The Miskatonic Institute of Horror Studies – London takes a trip through the cinematic history, cultural importance, and significance of the ‘Highway Horror Film’ using landmark films from PSYCHO (1960) to SOUTHBOUND (2015) with celebrated academic and author Bernice M. Murphy
The Miskatonic Institute of Horror Studies takes you on a ride for our final class of the semester with ‘Roads to Hell: The Highway Horror Film’ on December 13th at The Horse Hospital.
The Miskatonic Institute is a celebrated organization with branches in the UK and US that is committed to bringing academic level classes to the public that focus on the genre and themes surrounding horror, while spotlighting standout talents and knowledgeable individuals primarily from the local community.
Bernice M. Murphy joins us to discuss the sub-genre of American horror known as the ‘Highway Horror Film’ by diving into the origin, representation, significance, and growth of the class of film born from cultural unrest in the 60s, and leading up to contemporary examples. Having quite literally written the book on the subject with The Highway Horror Film there’s no one better to take the wheel for this lecture, and we’d love share it with you! More info on the class can be found HERE.
The Miskatonic Institute of Horror Studies – London Presents:
ROADS TO HELL: THE HIGHWAY HORROR FILM
The Horse Hospital December 13th
This class will introduce students to the ‘Highway Horror Film,’ an overlooked sub-genre of the wider American horror tradition which articulates profound unease about the transitory nature of modern American life, as well as the wider impact of mass automobility. The post-1956 construction of the Interstate Highway System (IHS) represents one of the most dramatic innovations of post-war American society. This ground-breaking new network of federally constructed roads provided Americans with a freedom to move around the entire nation that had previously been denied to them. In addition, the car assumed the vitally important practical and symbolic function it holds to this day. As we shall see, both these innovations are questioned in Highway Horror. In these films, the American landscape is by dint of its very accessibility rendered terrifyingly hostile, and encounters with other travellers (and with those whose roadside businesses depend on highway traffic) invariably have sinister outcomes.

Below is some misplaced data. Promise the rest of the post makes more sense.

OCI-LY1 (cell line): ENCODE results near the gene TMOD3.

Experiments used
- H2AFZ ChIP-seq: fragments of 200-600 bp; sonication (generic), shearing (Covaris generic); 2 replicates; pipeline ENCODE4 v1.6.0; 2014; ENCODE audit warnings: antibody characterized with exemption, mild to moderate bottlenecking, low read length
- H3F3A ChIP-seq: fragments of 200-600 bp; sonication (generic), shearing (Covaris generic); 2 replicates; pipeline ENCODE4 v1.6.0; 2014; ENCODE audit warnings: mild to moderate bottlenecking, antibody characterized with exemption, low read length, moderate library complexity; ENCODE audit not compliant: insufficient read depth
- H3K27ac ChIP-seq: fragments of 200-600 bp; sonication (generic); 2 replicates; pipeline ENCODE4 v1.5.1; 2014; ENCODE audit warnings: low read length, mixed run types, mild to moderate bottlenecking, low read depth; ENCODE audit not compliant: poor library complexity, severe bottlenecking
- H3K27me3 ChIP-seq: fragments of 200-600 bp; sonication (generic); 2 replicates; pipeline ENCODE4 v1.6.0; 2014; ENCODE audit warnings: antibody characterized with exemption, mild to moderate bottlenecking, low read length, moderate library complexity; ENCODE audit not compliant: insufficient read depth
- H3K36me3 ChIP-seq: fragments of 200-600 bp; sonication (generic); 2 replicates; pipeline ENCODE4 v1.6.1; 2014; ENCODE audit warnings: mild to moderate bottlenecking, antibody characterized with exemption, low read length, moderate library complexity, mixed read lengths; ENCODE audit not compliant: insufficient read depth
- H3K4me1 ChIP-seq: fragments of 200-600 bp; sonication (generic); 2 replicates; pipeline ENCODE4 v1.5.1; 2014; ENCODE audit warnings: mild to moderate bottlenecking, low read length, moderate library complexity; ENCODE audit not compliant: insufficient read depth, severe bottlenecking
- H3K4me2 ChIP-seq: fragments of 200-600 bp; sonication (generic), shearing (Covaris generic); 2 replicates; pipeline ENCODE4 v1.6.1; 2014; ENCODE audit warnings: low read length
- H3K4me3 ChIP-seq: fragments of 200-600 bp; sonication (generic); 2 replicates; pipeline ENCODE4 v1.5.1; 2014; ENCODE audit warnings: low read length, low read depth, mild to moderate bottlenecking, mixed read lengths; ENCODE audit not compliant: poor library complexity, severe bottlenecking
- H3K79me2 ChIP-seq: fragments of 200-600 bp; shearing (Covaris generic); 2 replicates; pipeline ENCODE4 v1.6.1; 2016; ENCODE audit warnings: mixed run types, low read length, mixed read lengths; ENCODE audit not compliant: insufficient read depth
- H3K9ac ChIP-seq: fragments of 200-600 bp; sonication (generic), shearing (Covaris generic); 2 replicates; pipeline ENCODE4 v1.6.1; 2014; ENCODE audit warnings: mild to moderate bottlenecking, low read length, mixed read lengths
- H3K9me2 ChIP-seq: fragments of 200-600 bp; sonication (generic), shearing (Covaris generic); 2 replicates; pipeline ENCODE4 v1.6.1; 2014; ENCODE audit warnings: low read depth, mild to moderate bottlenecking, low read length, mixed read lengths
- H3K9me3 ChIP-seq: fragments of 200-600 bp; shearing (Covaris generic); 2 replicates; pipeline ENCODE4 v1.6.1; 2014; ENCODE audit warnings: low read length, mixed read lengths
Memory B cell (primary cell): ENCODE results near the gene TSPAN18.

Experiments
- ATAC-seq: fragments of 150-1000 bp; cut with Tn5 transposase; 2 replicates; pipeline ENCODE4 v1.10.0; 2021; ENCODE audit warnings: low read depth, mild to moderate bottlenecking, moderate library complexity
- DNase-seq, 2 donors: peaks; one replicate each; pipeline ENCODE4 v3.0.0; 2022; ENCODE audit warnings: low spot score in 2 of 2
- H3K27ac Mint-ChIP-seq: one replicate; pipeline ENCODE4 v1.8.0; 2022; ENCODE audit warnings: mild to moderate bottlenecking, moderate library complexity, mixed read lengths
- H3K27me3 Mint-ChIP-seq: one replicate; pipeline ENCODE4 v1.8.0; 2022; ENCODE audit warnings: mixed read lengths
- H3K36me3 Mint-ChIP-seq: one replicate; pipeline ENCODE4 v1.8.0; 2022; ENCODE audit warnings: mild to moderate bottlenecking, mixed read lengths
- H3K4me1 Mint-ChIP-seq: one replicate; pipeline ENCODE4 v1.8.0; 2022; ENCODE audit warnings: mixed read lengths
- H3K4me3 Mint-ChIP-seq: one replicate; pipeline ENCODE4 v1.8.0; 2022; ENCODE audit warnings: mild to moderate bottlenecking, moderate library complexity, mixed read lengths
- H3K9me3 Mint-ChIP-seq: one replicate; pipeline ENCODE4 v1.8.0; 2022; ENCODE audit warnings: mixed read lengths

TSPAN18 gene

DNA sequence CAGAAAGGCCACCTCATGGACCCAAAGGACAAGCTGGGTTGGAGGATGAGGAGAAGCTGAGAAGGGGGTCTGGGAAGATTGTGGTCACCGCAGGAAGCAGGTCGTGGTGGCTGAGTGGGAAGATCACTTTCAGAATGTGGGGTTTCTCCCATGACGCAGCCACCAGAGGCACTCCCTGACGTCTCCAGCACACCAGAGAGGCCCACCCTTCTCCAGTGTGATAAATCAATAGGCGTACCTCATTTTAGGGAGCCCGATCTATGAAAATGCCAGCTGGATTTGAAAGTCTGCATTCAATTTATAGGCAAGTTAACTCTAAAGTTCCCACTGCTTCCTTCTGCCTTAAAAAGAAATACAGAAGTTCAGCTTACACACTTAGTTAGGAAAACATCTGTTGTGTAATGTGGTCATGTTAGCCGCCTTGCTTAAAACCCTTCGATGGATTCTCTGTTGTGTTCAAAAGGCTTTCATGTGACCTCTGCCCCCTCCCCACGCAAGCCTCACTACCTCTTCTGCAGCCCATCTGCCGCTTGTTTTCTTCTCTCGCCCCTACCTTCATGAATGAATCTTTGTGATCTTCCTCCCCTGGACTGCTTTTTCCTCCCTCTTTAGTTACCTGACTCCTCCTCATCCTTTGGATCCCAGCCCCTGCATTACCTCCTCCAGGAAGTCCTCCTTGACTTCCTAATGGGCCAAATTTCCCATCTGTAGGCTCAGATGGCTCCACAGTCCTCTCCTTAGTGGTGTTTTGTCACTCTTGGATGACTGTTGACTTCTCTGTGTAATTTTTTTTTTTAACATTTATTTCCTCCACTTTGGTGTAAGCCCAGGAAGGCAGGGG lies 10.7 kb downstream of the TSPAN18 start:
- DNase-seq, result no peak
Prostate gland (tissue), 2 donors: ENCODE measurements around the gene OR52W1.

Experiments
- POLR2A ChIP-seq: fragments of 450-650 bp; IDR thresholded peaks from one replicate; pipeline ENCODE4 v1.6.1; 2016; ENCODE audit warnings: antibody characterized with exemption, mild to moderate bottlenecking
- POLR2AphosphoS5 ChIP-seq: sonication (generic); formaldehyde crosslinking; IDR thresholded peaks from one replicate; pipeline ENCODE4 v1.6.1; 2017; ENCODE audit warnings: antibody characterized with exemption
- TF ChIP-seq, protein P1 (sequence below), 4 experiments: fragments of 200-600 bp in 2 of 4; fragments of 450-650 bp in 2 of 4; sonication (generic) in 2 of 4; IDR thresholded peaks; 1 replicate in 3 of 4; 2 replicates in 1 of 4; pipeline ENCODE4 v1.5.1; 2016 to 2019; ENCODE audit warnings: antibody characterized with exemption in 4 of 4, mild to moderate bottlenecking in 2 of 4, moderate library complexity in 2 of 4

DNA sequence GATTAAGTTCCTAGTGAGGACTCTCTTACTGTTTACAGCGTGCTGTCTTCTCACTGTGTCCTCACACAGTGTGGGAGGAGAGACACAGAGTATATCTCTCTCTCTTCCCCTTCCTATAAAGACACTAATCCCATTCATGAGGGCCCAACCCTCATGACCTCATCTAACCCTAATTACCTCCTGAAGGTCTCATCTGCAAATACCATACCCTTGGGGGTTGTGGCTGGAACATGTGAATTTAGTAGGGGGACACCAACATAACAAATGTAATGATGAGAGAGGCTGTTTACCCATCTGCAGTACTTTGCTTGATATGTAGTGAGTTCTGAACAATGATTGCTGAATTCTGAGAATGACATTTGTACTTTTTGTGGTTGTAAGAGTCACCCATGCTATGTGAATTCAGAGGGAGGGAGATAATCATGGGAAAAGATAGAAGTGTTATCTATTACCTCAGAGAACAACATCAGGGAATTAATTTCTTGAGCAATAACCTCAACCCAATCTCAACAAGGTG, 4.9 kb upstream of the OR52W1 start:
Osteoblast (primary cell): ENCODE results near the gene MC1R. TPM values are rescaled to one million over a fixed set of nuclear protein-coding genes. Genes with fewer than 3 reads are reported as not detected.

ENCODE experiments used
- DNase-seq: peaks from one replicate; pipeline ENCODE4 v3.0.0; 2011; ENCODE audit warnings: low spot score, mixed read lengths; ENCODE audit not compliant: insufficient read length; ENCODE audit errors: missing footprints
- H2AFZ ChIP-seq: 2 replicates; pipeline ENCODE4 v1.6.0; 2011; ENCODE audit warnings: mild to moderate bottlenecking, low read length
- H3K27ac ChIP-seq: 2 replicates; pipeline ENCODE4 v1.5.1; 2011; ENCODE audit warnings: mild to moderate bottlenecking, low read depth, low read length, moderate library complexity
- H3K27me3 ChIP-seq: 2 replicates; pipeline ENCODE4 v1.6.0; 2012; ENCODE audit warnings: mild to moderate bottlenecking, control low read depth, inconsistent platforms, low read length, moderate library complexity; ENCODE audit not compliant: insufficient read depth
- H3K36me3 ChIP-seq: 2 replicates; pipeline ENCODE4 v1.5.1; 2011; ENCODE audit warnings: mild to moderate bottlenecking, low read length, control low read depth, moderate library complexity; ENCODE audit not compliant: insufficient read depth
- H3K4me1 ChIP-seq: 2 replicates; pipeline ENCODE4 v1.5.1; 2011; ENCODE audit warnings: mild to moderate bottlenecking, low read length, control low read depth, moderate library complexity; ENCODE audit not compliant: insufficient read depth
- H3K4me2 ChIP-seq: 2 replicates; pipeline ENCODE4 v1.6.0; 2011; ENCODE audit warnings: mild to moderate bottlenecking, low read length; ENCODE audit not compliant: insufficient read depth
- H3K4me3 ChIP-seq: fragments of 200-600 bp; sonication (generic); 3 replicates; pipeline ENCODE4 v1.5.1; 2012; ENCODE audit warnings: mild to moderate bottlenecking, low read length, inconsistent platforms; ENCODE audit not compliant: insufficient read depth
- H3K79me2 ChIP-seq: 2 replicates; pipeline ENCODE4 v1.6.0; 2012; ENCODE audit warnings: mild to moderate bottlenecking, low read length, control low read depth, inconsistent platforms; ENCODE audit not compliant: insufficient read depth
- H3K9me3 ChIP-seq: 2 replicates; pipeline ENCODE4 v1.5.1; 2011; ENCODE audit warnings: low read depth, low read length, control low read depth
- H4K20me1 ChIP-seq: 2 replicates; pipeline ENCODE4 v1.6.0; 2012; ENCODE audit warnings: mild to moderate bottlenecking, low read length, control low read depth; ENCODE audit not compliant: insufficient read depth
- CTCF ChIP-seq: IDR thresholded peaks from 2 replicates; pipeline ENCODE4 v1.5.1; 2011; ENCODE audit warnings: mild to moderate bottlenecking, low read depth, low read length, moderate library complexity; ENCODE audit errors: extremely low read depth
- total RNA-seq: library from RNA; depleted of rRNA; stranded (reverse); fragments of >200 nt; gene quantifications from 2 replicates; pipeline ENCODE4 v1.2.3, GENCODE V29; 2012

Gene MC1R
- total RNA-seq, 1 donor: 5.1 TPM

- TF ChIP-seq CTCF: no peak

We will begin with a discussion of one of the foundational ‘Highway Horror’ movies, Alfred Hitchcock’s Psycho (1960), focusing on the relationship between the film and the emergence in the 1930s of the motel as a new kind of roadside business. We’ll also explore the reasons why these locations are so often associated in American popular culture with criminality and murder. Psycho-influenced films such as Vacancy (2007)will be mentioned, as will motel-based explorations of identity dissolution such as Bug (2006) and Identity (2003).
Then we’ll move on to the second major theme in the sub-genre: the ‘highway nemesis’ narrative, in which the middle-class male road users are forced to engage in deadly cat-and-mouse battles with monstrously aggressive blue-collar adversaries, as in Duel (1971), Race With the Devil (1975), The Hitcher (1986), and Joy Ride (2001). Next, the idea that the freedom of movement and culture of anonymity associated with the highways makes them an ideal killing ground for the serial killer will be discussed, with a focus on the theme of compulsive mobility in films such as Henry: Portrait of a Serial Killer (1986), Kalifornia (1993) Freeway(1996) and Death Proof (2007). Finally, the seminar will conclude with a consideration of the fourth and final ‘Highway Horror’ strand, which features films in which the protagonists are killed or seriously injured in car crashes, but find themselves trapped in a purgatorial space between life and death, as seen in Carnival of Souls (1962), Dead End (2003), Reeker (2005), Wind Chill (2007) and the recent anthology Southbound (2015).